Discourse Analysis Part 1: Discursive Psychology

Discourse Analysis Part 1: Discursive Psychology



From a lecture given in 2015
by Graham R Gibbs at the University of Huddersfield
This session introduces the idea of discourses and discourse analysis. It begins with a considerations of some of the historical origins of the approaches in the work of Wittgenstein, Austin and Sacks and then examines the range of current ideas about discourses and the schools or styles of analysis to be found. Two in particular are examined here: Discursive Psychology and Foucauldian Discourse Analysis. The rest of this session is then devoted to looking at some of the ideas of discursive psychology developed by Potter, Wetherell and others.

Sounds and music: ‘Fifth Avenue Stroll’ from iLife Sound Effects,
http://images.apple.com/legal/sla/docs/ilife09.pdf

Images: Freizeitanlage Kräwinklerbrücke, Kräwinklerbrücke in Remscheid
by Frank Vincentz, Wikimedia Commons, licensed under the
Creative Commons Attribution-Share Alike 3.0 Unported license.

References
Potter, J. and Wetherell, M. (1987) Discourse And Social Psychology: Beyond Attitudes And Behaviour, London: Sage
Pomerantz, A. (1980). Telling my side: “Limited access’ as a “fishing” device. Sociological inquiry, 50(3‐4), 186-198.
Potter, J. (1996) Representing Reality: Discourse, Rhetoric And Social Construction; London: Sage.
Palmer, D (1997) The methods of madness: recognizing delusional talk. PhD Thesis, University of York.

source

May 6, 2015 / 16 Comments / by / in
  • Hello to Graham R Gibbs.

    I have watched your video about discourse analysis. Today, I have a lot of questions about it, Yes, discourse analysis is not easly understood. being a student at studying english ( it is my second language for teaching ). could sir give some advices and make it clear to me. if you are not annoyed about my question, could you give your contact.

    Thank Sir so much, My english is not good.

  • Marktin John, I can imagine it is very difficult for you working in your second language to pick up the subtle and rapid linguistic actions that DA looks at. Not even native speakers find it easy to do. Often they use all these various discursive actions without necessarily being aware of them. One of the best books I have come across for details of how to do DA is: Gee, J. P. (2014). How to do discourse analysis: A toolkit. London: Routledge.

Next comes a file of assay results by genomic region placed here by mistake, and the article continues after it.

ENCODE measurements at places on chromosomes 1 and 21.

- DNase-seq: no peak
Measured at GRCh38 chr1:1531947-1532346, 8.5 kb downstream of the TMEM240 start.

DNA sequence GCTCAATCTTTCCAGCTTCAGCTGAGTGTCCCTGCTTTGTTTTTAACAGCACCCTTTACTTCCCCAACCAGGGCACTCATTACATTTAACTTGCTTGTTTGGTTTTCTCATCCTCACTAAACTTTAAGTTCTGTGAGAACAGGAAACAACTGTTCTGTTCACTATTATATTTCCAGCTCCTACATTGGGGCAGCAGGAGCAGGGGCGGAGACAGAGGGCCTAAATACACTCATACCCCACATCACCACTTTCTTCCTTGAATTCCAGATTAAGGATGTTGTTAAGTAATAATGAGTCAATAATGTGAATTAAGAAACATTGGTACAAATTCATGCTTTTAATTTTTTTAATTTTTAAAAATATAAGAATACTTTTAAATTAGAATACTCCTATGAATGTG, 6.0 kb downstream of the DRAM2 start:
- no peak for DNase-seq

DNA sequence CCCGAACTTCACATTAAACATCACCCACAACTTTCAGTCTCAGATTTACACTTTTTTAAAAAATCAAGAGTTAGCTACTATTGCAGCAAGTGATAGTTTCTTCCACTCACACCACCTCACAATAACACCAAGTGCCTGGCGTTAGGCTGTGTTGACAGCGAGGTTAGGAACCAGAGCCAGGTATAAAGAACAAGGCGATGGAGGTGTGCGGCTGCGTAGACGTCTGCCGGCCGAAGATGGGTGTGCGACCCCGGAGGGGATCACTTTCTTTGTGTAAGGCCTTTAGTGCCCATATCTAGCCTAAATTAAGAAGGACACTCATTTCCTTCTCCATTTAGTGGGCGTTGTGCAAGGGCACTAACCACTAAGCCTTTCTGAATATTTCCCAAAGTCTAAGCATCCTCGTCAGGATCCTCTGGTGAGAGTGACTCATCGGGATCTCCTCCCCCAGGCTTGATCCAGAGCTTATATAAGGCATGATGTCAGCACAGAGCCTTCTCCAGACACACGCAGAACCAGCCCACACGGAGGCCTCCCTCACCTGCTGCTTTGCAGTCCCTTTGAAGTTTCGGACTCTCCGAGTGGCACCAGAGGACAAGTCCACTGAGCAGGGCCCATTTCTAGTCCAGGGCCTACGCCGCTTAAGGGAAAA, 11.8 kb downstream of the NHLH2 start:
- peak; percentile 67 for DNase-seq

• Hi Graham, found this video a fantastic help in beginning to understand discourse for my PhD studies. Thank you.

  • This is a life saver! Thank you so much.

  • Thanks Mr. Gibbs !!!
    Understanding DA is so fun, but when it comes to applying it, it really becomes a pickle. Hope this semester I'll succeed in using elements of DP 🙂
    Thanks again

  • Thank you very much, Mr Gibbs. May GOD bless you sir. your virtual student from Nigeria

  • i had a head trauma when i was 9 years old as a result i can not understand conversation meaning i can not interpret the intent of the person talking to me my judgment is terrible the only time i am collected is when i smoke weed then language kinda makes sense to me the rest of the time i am terribly confused and i absolutely can not think what study material will help me ?

  • I very much appreciate having free access to your material on YouTube. In this talk I especially welcomed the historical background in your references to Wittgenstein and Austen. I have been reading Foucault's Archaeology of Knowledge and if one thing struck me about it that was its lack of context or history, as though Foucault was having to develop his ideas from first principles. Ironic really.

  • I just realised you are the creator of the reflective cycle!

  • very helpful. thank you!

  • I like your lesson so much
    Thank you for brightening my idea

  • I really appreciate you for uploading such a great introduction of discourse analysis. I am now studying SFL and my professor just throw me books like Analysing Discourse by Norman Fairclough in Japanese version lol. Can not wait to recommend this video to my classmates at sea.

  • I have been studying applied linguists' approaches to DA (Fairclough etc). So it's really useful to get this broader background. Thanks very much Graham!

  • Hello, I was just wondering where positioning theory would fit into DA? Is it a branch of DA or more of a synonym? Thanks

  • very clear and straight forward, my lecturers don't even talk about the method, tell us to look it up, so thank you, it helps a lot.

  • Very useful. Thank you

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